New York's Latin music giant Joe Cuba died Sunday at age 78, after a long illness. As prolific as he was influential, Cuba was one of the main pioneers of the Latin soul movement in the 1960s, which included the popular boogaloo craze, and then became an elder in the salsa scene during the 1970s and beyond.
courtesy of the artist
The bandleader Joe Cuba, center, died Sunday.
courtesy of the artist
Born Gilberto Calderon in New York in 1931, and originally a conguero, Cuba and his band were part of a pivotal generation of NY-raised Puerto Rican Americans (Nuyoricans) who helped define the city's Latin music styles following the mambo-era of the 1960s. Here's a selection of some of Cuba's key songs over those years.
"Bang Bang" wasn't the first Latin boogaloo song, but its success in 1966 all but officially inaugurated the boogaloo era -- first in New York, then across the greater Afro-Cuban music world. The words to "Bang Bang" are largely nonsensical, a mix of Nuyorican food items ("lechon! lechon!") and the shouts on the chorus ("beep beep! aaaaaah!"), but the whole package proved irresistible. Latin, black and white audiences across America bought more than a million copies of the single, and the song became a standard of sorts, not just among other Latin musicians, but also among American jazz artists such as Les McCann and David Sanborn.
El Pito (I'll Never Go Back To Georgia)
When Cuba recorded "El Pito" ("the whistle") in 1965, he scored one of the biggest crossover hits of his career. The song laid down the blueprint for the incoming Latin boogaloo style by combining catchy piano montunos (riffs) with infectious hooks -- in this case, both the whistle and the chorus in English, "I'll never go back to Georgia." That refrain was actually taken from Dizzy Gillespie's Latin jazz classic "Manteca," but ironically, none of the band members had ever been to Georgia in the first place.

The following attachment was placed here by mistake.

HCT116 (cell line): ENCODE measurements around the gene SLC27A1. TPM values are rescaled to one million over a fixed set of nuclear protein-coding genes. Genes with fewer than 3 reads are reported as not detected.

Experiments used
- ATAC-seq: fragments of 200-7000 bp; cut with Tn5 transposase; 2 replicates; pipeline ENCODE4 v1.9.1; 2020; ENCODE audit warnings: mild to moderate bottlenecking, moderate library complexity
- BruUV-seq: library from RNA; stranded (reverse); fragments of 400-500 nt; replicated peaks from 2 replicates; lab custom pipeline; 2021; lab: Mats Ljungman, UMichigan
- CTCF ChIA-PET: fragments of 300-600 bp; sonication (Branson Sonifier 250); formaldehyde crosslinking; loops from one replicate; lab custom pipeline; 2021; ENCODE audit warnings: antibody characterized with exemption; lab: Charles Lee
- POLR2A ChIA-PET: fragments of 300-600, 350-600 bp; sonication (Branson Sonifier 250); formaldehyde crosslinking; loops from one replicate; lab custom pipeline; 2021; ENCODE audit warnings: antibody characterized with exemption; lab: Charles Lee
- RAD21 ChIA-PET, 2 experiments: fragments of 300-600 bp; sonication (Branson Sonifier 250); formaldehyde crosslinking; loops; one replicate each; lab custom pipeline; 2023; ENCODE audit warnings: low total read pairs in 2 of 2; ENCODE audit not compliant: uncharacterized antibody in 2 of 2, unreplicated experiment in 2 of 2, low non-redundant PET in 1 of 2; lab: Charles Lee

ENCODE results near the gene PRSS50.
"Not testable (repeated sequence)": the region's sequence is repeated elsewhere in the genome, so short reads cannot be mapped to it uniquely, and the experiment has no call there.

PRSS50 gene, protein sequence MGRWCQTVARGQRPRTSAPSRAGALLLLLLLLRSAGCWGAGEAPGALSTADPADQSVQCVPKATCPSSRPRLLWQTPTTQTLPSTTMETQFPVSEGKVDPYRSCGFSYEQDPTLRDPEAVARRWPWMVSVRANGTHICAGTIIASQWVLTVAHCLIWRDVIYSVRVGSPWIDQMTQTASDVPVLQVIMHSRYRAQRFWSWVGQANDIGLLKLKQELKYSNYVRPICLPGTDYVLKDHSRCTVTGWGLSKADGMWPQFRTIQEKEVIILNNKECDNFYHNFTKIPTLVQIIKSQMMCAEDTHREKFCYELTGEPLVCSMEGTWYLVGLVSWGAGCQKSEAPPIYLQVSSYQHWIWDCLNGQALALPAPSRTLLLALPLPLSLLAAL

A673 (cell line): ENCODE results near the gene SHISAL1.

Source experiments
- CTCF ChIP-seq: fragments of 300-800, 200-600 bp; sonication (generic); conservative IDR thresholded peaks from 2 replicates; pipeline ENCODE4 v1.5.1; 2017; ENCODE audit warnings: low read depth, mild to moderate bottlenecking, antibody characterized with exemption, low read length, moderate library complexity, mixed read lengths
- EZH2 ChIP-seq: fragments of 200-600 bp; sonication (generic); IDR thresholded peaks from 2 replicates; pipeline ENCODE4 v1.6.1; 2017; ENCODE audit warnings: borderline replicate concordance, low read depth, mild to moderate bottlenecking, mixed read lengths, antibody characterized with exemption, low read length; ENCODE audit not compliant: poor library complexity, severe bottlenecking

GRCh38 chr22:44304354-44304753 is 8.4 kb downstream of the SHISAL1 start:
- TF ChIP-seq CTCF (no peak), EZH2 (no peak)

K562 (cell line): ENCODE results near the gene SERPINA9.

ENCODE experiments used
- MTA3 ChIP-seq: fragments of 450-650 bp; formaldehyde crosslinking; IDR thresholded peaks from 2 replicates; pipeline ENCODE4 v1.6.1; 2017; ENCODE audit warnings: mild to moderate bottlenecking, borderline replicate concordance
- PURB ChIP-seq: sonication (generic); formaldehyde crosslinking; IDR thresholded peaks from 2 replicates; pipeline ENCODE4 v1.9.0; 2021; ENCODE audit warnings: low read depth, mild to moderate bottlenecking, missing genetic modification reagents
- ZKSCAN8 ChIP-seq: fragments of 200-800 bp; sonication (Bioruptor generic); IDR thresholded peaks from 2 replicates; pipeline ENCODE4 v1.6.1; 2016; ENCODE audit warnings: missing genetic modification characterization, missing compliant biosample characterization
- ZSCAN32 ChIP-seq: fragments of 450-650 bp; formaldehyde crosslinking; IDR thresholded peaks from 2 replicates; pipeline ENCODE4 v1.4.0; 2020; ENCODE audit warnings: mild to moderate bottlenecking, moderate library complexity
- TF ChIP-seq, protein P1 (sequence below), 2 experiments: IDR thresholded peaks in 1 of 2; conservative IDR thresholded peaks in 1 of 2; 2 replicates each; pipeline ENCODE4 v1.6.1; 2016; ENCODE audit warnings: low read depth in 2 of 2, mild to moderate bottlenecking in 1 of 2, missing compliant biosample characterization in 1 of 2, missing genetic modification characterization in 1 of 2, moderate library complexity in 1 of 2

Cuba formed his integral sextet in the late 1950s, during the thick of the cha-cha-chá craze. Known for its deceptively slow, slinky feel, cha-cha-chás gave rise to any number of variations, one of the most popular fads being the "Wabble-Cha," which inspired this song by the Cuba Sextet in 1963. The term "Latin soul" hadn't yet come into vogue, but you can hear in the rhythms and vocals (presumably by longtime Cuba partner Jose "Cheo" Feliciano) a hint of how American soul music might fuse with Afro-Cuban rhythms.
Do You Feel It?
Joe Cuba was always attached to his East Harlem roots: He released a 1964 album called El Alma del Barrio/The Soul of Spanish Harlem
, and he continually recorded dedications to his neighborhood, including "Do You Feel It?" By 1972, when that record was recorded, boogaloo was over. But Cuba was still playing with musical fusions, bringing funk elements into an otherwise slow, cha-cha-chá rhythm. His longtime vocalist Jimmy Sabater talks about growing up in el barrio
, with all its pleasures (more Spanish food shout-outs!) and challenges (poverty and racial tension). It's a love letter to East Harlem, stark in its honesty but heartfelt in its sentiment.
Salsa Ahi Na' Ma'
When Cuba recorded "Salsa Ahi Na' Ma'" in 1976, he was bringing part of his career full circle -- the song is an updated version of "Tremendo Coco," which he originally recorded in 1964. The rhythm is a
classic guaguanco -- a popular Cuban folkloric style that survived into the salsa era -- and Cuba updates the sound to match the production sophistication of the mid-'70s. But the song is otherwise loyal to the original, especially by turning the old chorus into the new title: "salsa ahi na' ma'" (salsa, just like that).